Boosting demand is the goal, so how do we get there?

Comment | 05 September 2013
By Guy Ryder, ILO Director-General

In the last few months we’ve seen promising signs of economic recovery: Growth seems to be resuming in the Euro zone. In the US, economists are predicting that 2014 could be the best year for growth since 2005. China has also seen improvements in the manufacturing sector.

All this is welcome news – but we need to go beyond the headline figures and look at the detail.

It shows a different and worrying picture:

Unemployment is still at unacceptably high levels and, globally, is predicted to rise from the current 200 million to nearly 208 million by 2015. In most G20 countries, labour market conditions have either improved marginally or not at all over the past twelve months. In some cases, they have significantly deteriorated. The youth unemployment rate is double that of adults in all but two G20 countries (Japan and Germany).

Many of those that do have work are in poor quality jobs, often temporary, or are working part-time involuntarily. Real average wage growth has fallen or slowed in several advanced economies such as Japan, the United Kingdom, the United States and Spain. Among emerging economies, real wages are growing at a mixed pace, with some growing rapidly but with wage growth rates in others still below pre-crisis levels.

As we prepare for the G20 Leaders’ Summit in St Petersburg, Russia, disagreements about the best way forward – austerity versus growth policies – are likely to continue.

However, the one thing we all agree on is that at the global level, there is a deficit of aggregate demand. In other words, the total demand for goods and services is not sufficient to employ the millions who want to work or to give enterprises the confidence to expand. Every key component of demand – consumer spending, investment, government expenditure and exports – remains below pre-crisis trends.

It’s a vicious circle that starts with the consumer, causing a knock-on effect in the other spheres and back again: Consumer demand comes from households but their incomes have been affected by years of stagnant wages, which means they can’t afford to buy the goods and services that will stimulate growth. That, in turn affects the level of investment because firms don’t invest unless there is demand. The austerity policies that have been followed by many governments over the last few years depress government demand. Meanwhile, at the international level, trade is a closed system – not everyone can have net exports as a way out of the crisis.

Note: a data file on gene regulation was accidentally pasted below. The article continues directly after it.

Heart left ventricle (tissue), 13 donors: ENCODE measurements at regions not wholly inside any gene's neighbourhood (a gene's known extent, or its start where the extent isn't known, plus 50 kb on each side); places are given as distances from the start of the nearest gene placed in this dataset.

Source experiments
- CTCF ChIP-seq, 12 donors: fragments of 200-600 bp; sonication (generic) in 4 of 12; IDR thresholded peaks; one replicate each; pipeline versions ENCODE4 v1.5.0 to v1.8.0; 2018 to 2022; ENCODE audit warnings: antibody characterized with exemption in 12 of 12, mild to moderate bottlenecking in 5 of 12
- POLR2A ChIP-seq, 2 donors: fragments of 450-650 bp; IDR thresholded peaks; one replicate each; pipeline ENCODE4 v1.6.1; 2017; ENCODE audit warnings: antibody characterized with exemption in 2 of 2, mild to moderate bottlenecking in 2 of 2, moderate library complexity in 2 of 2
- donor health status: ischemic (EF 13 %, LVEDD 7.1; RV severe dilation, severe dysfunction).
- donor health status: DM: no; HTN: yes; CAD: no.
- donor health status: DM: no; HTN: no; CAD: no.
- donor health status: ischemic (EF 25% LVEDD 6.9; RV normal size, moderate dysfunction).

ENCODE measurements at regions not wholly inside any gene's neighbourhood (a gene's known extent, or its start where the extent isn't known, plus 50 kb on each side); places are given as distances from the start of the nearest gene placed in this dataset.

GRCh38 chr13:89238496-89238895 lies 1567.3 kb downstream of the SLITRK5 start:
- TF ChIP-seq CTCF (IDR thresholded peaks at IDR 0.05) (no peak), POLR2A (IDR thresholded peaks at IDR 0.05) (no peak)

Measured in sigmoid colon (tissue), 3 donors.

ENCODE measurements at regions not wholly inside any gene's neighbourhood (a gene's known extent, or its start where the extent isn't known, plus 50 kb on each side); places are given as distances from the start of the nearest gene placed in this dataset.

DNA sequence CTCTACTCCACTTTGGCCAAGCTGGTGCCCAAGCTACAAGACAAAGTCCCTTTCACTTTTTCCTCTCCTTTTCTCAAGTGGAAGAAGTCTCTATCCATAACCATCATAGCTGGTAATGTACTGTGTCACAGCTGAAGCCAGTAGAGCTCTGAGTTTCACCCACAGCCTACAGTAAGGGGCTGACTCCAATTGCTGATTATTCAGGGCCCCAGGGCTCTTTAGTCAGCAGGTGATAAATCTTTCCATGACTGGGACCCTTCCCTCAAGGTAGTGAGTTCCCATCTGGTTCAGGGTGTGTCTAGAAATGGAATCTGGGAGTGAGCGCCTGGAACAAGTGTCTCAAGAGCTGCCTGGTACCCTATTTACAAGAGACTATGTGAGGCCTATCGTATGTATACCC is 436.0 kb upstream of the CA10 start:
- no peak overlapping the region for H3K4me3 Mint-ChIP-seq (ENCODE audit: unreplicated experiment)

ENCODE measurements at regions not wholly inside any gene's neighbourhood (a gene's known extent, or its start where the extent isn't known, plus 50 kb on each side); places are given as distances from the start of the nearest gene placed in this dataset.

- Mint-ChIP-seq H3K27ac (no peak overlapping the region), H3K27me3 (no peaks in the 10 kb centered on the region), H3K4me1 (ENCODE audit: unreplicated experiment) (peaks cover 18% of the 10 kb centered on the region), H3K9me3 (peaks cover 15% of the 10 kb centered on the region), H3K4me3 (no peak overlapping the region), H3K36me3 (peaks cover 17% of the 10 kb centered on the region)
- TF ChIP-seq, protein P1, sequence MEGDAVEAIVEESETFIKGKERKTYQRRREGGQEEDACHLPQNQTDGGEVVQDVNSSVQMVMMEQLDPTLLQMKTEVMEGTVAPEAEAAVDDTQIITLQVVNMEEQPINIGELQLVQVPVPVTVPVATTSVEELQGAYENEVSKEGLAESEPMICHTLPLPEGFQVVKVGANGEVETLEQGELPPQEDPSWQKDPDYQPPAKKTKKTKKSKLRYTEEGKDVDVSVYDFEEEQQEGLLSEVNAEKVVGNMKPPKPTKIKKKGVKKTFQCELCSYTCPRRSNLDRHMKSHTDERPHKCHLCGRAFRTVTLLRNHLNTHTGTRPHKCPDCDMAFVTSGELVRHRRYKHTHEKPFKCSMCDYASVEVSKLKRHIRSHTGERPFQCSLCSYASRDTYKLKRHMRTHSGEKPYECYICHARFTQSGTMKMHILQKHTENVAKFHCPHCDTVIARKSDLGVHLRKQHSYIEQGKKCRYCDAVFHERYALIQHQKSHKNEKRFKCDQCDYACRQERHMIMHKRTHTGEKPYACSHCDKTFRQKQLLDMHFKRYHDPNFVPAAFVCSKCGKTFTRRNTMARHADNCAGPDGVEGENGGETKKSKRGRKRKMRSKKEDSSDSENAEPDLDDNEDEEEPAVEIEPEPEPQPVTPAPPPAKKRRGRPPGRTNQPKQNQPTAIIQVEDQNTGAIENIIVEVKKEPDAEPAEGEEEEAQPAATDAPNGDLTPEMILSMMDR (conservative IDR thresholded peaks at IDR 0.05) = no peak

The key to breaking the circle lies in the creation of more quality jobs while increasing productivity. It is about combining economic and labour policies.

This was agreed at the first-ever joint meeting of the G20 Labour and Employment Ministers and Finance Ministers in Moscow in July 2013.

Where there is fiscal space, governments should invest in building roads, schools, and other infrastructure that will increase the efficiency of their economies in the long-run, while creating much-needed jobs in the short-run. Australia, Canada, Indonesia, and Japan have dedicated significant resources to such infrastructure investments.

Governments should also give incentives to banks to lend to small and medium businesses. This will help create a sound domestic investment and business climate, which will also lead to more quality jobs.

Labour market policies are usually seen as an offshoot of economic policies, but in reality they are critical to improving aggregate demand. These include appropriately set minimum wages and policies that reinforce the links between productivity and wages – since increased wages will lead to increased demand.

China has been actively and successfully pursuing such policies, presiding over substantial increases in their minimum wages over the last few years.

Also essential are programmes that expand social protection systems to strengthen families’ resilience to economic shocks and boost aggregate demand. Brazil is successfully running a programme that combines cash transfers, employment opportunities and access to public services, directed at people in poverty.

We hope we are seeing the green shoots of recovery, but the growth is still limited and all too fragile and the employment situation is still getting worse.

With the right mix of economic and labour market policies, we can break the vicious circle that has gripped the global economy, restore sustainable economic growth and create more and better jobs for people.

Until we recognize that policies that suppress demand from working families, small and medium enterprises and governments are the wrong policy mix, any economic recovery is likely to be short-lived.